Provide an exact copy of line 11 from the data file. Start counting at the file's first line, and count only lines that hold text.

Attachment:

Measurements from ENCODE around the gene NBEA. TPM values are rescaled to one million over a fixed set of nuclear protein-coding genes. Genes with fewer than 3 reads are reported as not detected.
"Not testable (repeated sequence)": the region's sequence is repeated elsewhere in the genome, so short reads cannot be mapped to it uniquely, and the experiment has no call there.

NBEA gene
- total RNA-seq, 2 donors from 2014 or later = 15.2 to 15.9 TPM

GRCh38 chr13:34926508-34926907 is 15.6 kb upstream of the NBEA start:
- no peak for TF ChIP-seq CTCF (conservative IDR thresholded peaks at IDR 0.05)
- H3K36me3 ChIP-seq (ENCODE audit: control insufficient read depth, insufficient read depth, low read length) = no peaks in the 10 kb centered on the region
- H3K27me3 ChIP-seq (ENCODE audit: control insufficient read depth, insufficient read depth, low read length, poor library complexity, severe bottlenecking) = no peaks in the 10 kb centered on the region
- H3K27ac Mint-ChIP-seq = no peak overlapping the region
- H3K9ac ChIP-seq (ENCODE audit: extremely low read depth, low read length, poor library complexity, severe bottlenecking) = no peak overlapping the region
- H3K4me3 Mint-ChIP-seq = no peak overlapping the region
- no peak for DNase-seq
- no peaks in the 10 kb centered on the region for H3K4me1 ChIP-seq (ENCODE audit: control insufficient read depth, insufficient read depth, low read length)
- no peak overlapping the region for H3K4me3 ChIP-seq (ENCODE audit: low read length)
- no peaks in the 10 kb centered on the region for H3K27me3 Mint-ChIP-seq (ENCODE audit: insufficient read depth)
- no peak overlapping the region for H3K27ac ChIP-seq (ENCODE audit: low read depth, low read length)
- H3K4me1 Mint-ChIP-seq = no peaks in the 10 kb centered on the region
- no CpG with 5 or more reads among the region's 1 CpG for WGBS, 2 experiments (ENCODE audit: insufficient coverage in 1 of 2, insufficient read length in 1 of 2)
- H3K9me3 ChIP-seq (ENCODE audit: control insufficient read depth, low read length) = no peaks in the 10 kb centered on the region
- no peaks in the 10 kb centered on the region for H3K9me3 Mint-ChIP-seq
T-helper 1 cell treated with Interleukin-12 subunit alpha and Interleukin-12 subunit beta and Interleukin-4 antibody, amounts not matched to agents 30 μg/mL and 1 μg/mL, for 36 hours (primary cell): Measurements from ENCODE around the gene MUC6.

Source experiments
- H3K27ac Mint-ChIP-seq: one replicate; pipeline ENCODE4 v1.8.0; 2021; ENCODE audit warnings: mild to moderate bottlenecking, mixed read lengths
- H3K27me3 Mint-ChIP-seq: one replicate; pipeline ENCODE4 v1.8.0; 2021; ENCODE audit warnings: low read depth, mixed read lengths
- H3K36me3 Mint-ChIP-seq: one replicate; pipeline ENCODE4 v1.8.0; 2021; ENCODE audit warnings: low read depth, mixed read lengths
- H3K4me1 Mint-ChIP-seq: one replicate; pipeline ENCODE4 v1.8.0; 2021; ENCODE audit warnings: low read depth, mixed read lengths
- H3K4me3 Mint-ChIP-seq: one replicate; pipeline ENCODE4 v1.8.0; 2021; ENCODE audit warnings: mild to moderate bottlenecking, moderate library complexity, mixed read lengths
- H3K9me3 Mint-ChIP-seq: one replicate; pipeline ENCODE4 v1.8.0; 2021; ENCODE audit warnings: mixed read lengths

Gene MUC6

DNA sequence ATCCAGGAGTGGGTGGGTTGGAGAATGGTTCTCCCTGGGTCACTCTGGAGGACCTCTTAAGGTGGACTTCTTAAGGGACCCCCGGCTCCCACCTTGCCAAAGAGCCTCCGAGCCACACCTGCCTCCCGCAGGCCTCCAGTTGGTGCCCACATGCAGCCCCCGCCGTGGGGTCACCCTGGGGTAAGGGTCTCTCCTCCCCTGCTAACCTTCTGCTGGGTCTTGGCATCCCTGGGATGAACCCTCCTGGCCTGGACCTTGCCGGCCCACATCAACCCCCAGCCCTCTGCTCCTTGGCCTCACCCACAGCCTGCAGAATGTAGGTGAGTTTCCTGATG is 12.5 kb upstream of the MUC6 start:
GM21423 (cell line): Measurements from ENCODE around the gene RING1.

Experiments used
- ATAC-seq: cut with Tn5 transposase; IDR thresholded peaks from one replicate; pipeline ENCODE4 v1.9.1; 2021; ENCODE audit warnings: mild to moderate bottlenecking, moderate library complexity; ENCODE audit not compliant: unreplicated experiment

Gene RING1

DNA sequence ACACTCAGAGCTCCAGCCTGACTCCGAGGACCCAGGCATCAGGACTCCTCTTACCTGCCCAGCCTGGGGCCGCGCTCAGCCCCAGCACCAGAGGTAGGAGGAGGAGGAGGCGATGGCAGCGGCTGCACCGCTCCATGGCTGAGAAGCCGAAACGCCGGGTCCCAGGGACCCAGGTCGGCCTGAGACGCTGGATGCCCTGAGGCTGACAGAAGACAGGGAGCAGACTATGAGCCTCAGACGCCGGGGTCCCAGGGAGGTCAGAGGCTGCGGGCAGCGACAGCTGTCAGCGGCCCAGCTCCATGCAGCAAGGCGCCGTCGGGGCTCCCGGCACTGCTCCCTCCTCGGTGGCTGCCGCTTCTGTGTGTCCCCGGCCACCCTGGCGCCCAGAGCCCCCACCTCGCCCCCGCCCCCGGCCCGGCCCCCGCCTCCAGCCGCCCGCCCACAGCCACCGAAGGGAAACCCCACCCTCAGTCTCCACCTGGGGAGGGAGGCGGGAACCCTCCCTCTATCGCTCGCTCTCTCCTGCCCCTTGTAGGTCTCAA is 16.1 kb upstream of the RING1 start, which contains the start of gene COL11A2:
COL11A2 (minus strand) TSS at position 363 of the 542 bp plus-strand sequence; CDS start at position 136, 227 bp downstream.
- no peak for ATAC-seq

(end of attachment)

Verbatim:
- H3K4me3 Mint-ChIP-seq = no peak overlapping the region